That’s my two cents at least.

State of the Game: Resident Destiny, Evil Fantasy XV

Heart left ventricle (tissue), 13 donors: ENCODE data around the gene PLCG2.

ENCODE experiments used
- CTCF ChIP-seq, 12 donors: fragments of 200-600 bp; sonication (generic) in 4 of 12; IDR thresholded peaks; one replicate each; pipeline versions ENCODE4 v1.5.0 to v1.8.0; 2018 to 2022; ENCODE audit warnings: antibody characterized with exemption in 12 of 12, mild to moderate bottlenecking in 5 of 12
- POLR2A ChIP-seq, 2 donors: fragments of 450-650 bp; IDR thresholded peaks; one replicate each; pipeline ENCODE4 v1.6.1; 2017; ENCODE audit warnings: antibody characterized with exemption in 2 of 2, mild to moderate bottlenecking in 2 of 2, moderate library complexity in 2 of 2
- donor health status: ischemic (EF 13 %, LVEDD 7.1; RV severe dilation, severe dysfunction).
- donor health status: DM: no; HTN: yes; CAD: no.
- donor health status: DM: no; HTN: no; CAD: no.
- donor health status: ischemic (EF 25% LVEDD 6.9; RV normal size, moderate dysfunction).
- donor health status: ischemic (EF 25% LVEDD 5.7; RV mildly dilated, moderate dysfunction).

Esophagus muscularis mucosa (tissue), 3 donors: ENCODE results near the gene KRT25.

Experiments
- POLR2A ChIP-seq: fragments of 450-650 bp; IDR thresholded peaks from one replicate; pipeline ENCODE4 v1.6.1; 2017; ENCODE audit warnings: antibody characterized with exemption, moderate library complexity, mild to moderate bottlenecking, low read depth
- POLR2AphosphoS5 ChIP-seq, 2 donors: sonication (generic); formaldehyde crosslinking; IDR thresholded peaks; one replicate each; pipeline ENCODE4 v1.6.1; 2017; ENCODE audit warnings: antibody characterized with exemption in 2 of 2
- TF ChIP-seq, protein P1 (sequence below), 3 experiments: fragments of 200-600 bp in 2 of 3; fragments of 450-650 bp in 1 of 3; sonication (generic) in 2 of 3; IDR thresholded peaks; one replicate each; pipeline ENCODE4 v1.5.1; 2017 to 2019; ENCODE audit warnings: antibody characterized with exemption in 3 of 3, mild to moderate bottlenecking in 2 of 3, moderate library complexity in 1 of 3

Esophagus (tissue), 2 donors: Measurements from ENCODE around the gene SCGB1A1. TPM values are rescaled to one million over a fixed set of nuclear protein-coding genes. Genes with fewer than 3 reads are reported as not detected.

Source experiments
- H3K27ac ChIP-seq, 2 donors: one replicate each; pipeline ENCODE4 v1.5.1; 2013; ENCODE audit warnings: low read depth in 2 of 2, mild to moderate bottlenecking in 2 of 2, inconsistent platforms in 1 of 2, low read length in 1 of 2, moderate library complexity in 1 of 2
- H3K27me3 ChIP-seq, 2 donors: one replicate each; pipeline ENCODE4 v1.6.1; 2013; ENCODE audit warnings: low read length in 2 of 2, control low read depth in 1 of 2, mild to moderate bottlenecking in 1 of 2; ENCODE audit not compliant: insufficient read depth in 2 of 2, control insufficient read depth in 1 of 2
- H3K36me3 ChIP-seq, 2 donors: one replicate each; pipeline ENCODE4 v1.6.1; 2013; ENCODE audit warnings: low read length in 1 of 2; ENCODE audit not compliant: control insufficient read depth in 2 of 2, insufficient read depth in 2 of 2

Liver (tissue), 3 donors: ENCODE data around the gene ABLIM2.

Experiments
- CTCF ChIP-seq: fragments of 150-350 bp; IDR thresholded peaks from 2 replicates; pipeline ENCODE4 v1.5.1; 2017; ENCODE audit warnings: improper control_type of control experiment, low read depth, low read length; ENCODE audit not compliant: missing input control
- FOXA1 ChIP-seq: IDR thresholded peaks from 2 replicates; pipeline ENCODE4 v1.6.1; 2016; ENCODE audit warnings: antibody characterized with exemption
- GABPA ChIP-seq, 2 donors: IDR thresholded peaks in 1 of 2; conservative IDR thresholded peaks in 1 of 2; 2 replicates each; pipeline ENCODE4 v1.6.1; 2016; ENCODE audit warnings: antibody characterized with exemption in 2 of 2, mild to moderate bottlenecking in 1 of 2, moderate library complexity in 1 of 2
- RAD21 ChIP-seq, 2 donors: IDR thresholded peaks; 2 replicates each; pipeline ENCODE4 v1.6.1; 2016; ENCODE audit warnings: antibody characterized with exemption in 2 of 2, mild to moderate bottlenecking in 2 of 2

For a long time it was difficult to find a happy medium when it came to gaming. I was either knee deep is some story-rich RPG, or for a time I was playing one MMO at a time and little to nothing else. I played nothing but MOBAs and other lobby-based competitive games for a long period of time, and I still dip my toes into new entries in all of these genres. I have always been a little wishy washy or fickle in nature, so I’ve always gone in waves where I delve deeply into one genre, grow tired of its tropes and move on to something new. I usually come back around time and again, but with that bits of real life interspersed I will also go in waves where I don’t play as much. Having other hobbies like Magic also take away from gaming, but provide valuable face time with real people. It seems that over the years I have found myself becoming neurotic over purchases made, my backlog and/or spending all of my time on one game. When I was hosting the Couch Podtatoes Podcast, it made sense for me to be on top of all the sales and play the newest games, because people who were listening to the show weren’t there to hear us drone on and on about the same game. There are game specific podcasts for a reason, and if that’s the only game you play then that podcast would probably suit you better. This isn’t to say I had a massive audience, but the people who were listening were expecting Eri to have a list of new Indie games to rave about and I’d typically have some list of recent big titles to hype up. It became our thing but also part of the stress I put on myself to actually play these games but also work and have a social life. It became a trying thing, and eventually something have to give. As such, the podcast is no more (but I long to produce another) and I’ve reduced my output on the blog. I’ve put more time into social outings (like Magic) and have actually started to get into somewhat of a routine, finding the balance to be not exactly to my liking but better for my individual personality on the whole.